You might be hitting the gym regularly and focusing on your eating and weight training, but the results lead you to ask yourself – “Why am I not gaining muscle?”

Don’t worry! It’s a common problem among gym-goers where you can’t gain muscle no matter what you do or how hard you try. Turns out that simply eating a lot of food or working out day and night doesn’t work. There are a few lies and myths floating around the fitness industry that will do more harm than good.

We will be debunking those myths and let you know exactly why you are unable to build muscle.

5 Common Reasons Why You Can’t Gain Muscle

There’s more to muscle building than just lifting weights and eating a lot. It’s all about progression – do your workout, come back the next week and beat your numbers. Repeat the process as you get stronger and stronger.

Here are the 5 most probable reasons why you’re having trouble gaining muscle.

1. You Are Not Tracking Your Lifts

Tracking lifts to progress in the gym and build muscles

Most people who workout don’t track what they do, and this is a big problem that will result in hampering their progress. Progressive overload is the number one driver for muscle growth! Remember the principle of progressive overload – in order to gain muscle, you need to make them gradually work harder. Overtime, your muscles will get stronger and completing your current set won’t stimulate them enough.

In order for them to grow bigger and stronger, you need to increase the load either by increasing the resistance or the number of reps you do. Now if you don’t track your lifts, you don’t know the amount of weight or sets needed to push yourself further, and you’ll plateau.

For optimal results, you need to increase the weight on the bar just a little bit each week, and soon you’ll start seeing incremental gains. Tracking your lifts hardly takes any time and will go a long way in your fitness journey.

2. You Are NOT Eating Enough

Eating above your TDEE is crucial for building muscles and strength

Your TDEE, or Total Daily Energy Expenditure is a measure of how many calories your body burns each day. Those extra calories can come from excess proteins, fats and carbs. Now if you don’t intake higher calories than your TDEE, your body lacks the surplus required to build muscle and you end up not gaining muscle mass.

We’re not talking about simply eating tons of food, that’ll only make you fat. Consuming the right food is extremely important. In order to achieve your desired muscle-building goals, you need to track your macronutrients to make sure you are getting the right macro balance.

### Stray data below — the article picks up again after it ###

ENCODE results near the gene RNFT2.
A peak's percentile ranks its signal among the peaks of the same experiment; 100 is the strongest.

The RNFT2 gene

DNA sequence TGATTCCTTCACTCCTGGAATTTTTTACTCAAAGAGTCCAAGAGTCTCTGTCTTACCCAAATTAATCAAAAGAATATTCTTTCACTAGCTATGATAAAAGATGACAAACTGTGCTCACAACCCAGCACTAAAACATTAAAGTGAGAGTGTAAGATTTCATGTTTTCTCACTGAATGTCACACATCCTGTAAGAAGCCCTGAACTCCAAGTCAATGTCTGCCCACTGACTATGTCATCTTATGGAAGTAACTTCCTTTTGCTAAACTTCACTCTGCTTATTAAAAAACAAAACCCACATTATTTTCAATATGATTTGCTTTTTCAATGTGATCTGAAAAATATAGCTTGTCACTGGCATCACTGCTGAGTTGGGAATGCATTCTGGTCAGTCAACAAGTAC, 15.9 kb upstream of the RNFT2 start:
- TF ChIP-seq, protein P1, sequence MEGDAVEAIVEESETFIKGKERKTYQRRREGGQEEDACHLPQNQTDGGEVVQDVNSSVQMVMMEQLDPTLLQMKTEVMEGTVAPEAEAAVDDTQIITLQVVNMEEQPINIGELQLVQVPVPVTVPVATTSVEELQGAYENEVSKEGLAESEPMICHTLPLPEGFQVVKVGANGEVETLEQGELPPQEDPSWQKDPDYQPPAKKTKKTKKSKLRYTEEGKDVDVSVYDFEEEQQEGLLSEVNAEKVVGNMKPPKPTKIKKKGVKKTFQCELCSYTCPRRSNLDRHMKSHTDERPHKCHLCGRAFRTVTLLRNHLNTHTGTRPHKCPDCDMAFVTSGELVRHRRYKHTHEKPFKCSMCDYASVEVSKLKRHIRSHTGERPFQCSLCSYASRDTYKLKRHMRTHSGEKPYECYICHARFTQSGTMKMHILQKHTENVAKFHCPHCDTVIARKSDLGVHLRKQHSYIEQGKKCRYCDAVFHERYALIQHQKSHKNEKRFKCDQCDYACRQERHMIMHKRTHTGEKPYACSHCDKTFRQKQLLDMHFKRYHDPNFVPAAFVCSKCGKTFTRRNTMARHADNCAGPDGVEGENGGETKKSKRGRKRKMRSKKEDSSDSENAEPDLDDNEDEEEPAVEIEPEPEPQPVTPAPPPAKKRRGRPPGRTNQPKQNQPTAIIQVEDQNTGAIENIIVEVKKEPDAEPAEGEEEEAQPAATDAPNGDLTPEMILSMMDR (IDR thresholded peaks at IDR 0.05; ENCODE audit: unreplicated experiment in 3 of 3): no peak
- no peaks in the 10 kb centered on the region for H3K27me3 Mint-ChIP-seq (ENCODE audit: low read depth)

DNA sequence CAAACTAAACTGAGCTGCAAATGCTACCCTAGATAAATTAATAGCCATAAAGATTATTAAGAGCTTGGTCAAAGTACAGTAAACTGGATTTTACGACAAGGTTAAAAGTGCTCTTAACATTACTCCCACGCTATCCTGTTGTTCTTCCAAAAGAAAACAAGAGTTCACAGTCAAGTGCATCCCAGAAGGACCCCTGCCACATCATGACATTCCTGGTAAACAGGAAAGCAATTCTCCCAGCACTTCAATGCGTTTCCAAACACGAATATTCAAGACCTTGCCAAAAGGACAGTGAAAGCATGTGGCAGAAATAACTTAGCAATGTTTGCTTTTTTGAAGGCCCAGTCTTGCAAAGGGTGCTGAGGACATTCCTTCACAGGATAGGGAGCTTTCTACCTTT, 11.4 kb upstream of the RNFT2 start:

Here’s a rough estimate – proteins and carbohydrates usually amount to 4 calories per gram, while fats have been assigned a value of 9 calories per gram. In order to gain muscle, you should aim for 1g of protein and 0.4g of fat per pound of body weight. The amount of calories remaining from the maintenance calories will be the carb requirement.

3. Not Resting Enough / Poor Sleep Quality

Sleeping is the most overlooked factor while trying to build lean muscle

A lot of the time people seem to neglect the importance of sleep. Getting plenty of rest is equally important as your training sessions. During your sleep, all the stimulation and nutrients you intake during the day are synthesized and result in muscle growth. The popular saying goes by stating the average person needs 7-9 hours of sleep per night.

Sleep relaxes your muscles, enhances recovery and gets them ready for your training session the next day. Not getting enough rest can hamper glycogen replenishment resulting in you not gaining muscle mass. Especially when you’re cutting, you’re at a greater risk of muscle loss if your sleep quality remains poor.

Not only that, poor sleep will directly affect your emotional state meaning poor energy and also poor attitude. It may also introduce factors in your lifestyle that prevent muscle growth such as aging, stress and depression. Needless to say, adequate sleep is something you should never neglect.

4. Prioritizing Weight Over Form

Ego lifting may be keeping your gaining muscle mass

If you’re someone who walks into a gym and starts training with unrealistic weights without focusing on form, you’re doing it wrong! Most novice and even some advanced lifters commit the same mistake of throwing large weights around instead of trying to achieve an aesthetic physique.

We mentioned that building muscle is all about progression. Slow down and focus on proper lifting technique. Learn how to target specific regions of muscle in your body. It’s your mind that is ultimately driving muscle growth, and training it to focus attention to the target muscle results in better quality muscle contraction and more muscle fibres being recruited. This is an essential aspect of mind-muscle connection (MMC).